[Updated November 2, 2023]
Medicare's Open Enrollment Period takes place each year from October 15th through December 7th. It’s an important time for anyone who benefits from Medicare coverage, and there are plenty of rules and limitations to consider. So, it pays to be prepared.
Read on to learn six steps to help you get the most out of Medicare’s annual Open Enrollment Period.
Since 1965, Medicare has played a leading role in our nation’s healthcare system by providing coverage and benefits to millions of Americans. In general, the federal health insurance program is available to people 65 years of age and older.
You may be eligible to get Medicare earlier if you have a disability, End-Stage Renal Disease (ESRD - permanent kidney failure treated with dialysis or a transplant), or ALS (also called Lou Gehrig’s disease).
Medicare has two main parts, plus supplemental programs, which we cover in more detail below. Part A is hospital insurance. Most people do not have to pay for Part A. Part B is medical insurance, and most people pay monthly for Part B. Click here to see Medicare Premiums for Part A & Part B.
1. Know When Your Enrollment Period Is
If you’re approaching 65, your first chance to sign up for Medicare will be during your Initial Enrollment Period. This period lasts for 7 months, beginning 3 months before you turn 65, and ending 3 months after the month you turn 65.
If you miss your 7-month Initial Enrollment Period, you may have to wait to sign up and pay a monthly late enrollment penalty for as long as you have Part B coverage. You may also have to pay a penalty if you have to pay a Part A premium, also called “Premium-Part A.” The penalty goes up the longer you wait, so don’t miss it!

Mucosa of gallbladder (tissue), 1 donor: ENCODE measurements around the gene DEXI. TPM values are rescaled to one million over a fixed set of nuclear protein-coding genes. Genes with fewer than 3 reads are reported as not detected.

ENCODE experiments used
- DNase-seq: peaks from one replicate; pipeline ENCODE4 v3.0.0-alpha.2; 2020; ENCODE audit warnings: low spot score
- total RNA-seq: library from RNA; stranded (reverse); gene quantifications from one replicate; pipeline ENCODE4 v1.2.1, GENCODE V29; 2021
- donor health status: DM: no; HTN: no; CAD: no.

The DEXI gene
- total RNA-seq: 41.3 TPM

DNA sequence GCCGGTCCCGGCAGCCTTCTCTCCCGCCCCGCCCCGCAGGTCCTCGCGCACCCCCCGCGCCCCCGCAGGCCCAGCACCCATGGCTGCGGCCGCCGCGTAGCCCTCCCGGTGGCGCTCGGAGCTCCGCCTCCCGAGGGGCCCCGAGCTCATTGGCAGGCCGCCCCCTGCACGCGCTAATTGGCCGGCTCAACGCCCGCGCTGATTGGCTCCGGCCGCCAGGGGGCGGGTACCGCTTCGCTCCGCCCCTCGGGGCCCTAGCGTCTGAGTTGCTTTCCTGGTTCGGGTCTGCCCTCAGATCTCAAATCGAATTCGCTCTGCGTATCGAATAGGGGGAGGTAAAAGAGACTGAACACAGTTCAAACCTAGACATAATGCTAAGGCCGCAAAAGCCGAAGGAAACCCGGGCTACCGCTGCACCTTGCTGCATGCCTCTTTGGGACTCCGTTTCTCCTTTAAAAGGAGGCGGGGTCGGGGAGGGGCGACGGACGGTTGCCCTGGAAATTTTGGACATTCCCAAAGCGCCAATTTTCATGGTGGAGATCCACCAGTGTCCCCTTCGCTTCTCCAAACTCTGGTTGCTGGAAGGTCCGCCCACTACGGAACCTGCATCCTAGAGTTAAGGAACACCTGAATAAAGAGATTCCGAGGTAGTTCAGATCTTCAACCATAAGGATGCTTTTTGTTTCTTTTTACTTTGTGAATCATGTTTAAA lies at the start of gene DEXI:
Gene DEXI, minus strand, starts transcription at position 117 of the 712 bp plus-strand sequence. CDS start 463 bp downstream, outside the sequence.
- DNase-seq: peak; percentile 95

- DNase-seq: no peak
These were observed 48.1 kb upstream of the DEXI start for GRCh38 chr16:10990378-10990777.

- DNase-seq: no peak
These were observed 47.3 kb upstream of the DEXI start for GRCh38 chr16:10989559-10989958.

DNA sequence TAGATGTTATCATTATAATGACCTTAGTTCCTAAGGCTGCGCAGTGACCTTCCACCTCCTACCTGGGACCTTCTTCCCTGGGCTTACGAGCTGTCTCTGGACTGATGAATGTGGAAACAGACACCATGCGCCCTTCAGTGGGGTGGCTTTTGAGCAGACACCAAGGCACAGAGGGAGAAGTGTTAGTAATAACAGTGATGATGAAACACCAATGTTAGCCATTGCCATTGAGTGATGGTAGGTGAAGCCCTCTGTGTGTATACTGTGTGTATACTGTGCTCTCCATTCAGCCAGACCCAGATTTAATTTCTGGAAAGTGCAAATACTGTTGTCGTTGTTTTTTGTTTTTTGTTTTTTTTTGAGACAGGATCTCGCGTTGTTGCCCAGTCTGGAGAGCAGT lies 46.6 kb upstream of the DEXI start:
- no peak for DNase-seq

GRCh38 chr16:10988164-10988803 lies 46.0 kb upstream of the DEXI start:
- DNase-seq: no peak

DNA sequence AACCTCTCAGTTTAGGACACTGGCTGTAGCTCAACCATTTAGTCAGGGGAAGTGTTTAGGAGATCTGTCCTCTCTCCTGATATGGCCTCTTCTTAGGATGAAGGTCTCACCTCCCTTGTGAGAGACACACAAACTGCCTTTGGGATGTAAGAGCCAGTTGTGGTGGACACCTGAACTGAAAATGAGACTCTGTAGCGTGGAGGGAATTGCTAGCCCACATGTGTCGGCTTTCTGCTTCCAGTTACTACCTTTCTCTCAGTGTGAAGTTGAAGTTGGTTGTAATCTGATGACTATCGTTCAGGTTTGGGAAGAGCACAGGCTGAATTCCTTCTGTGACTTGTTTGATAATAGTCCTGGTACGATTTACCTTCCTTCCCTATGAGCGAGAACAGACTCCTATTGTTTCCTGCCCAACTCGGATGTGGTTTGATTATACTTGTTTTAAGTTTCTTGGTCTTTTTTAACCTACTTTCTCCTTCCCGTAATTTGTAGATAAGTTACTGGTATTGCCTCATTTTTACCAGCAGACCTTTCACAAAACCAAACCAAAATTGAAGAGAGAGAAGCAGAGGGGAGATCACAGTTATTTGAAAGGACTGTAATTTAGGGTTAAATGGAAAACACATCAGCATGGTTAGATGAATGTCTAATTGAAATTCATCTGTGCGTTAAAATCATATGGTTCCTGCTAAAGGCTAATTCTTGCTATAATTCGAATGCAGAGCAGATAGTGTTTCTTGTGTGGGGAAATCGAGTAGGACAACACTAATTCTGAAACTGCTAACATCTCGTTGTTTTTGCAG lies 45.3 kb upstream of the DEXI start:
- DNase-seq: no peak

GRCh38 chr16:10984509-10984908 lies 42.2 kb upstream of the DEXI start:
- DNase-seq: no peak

Each year after that, you’ll want to bookmark the Open Enrollment Period on your calendar, as it’s your chance to make changes and take advantage of better benefits. We recommend you start preparing your questions and researching a few months before the period begins, so you’re ready to take action when October 15th rolls around.
2. Know What You Can and Can’t Do
During the Medicare open enrollment period you can join, change, or drop certain Medicare plans. For example, during this time you can:
Switch from Original Medicare to a Medicare Advantage plan
Change back to Original Medicare from a Medicare Advantage Plan
Switch from one Medicare Advantage Plan to another
Switch from a Medicare Advantage Plan without drug coverage to a plan with
Switch from a Medicare Advantage Plan with drug coverage to one without
Join a Medicare Part D plan
Switch from one Part D plan to another
Drop your Medicare drug coverage altogether
If there’s a specific change you know you want to make, check ahead of time to see if it’s allowed during the Open Enrollment Period.
3. Review and Compare Plan Options
The plan that works one year may not be the best the following year. As your health needs change, so should your Medicare plan. There are parts of Medicare, such as Section D, the prescription drug plan, that you can customize to best meet your health needs.
Beyond that, you’ll need to consider any changes Medicare may be making to your plan (whether you want them to or not). If you're already enrolled in Medicare, your plan will send you a "Plan Annual Notice of Change" (ANOC) each fall, usually by the end of September. The ANOC includes any changes in coverage, costs, and more that will be effective in January.
If you don’t review your ANOC, you could be hit with some unwelcome financial or coverage surprises. When you’re looking through the details of each Medicare plan, consider:
Coverage - Which plan will give you the best benefits?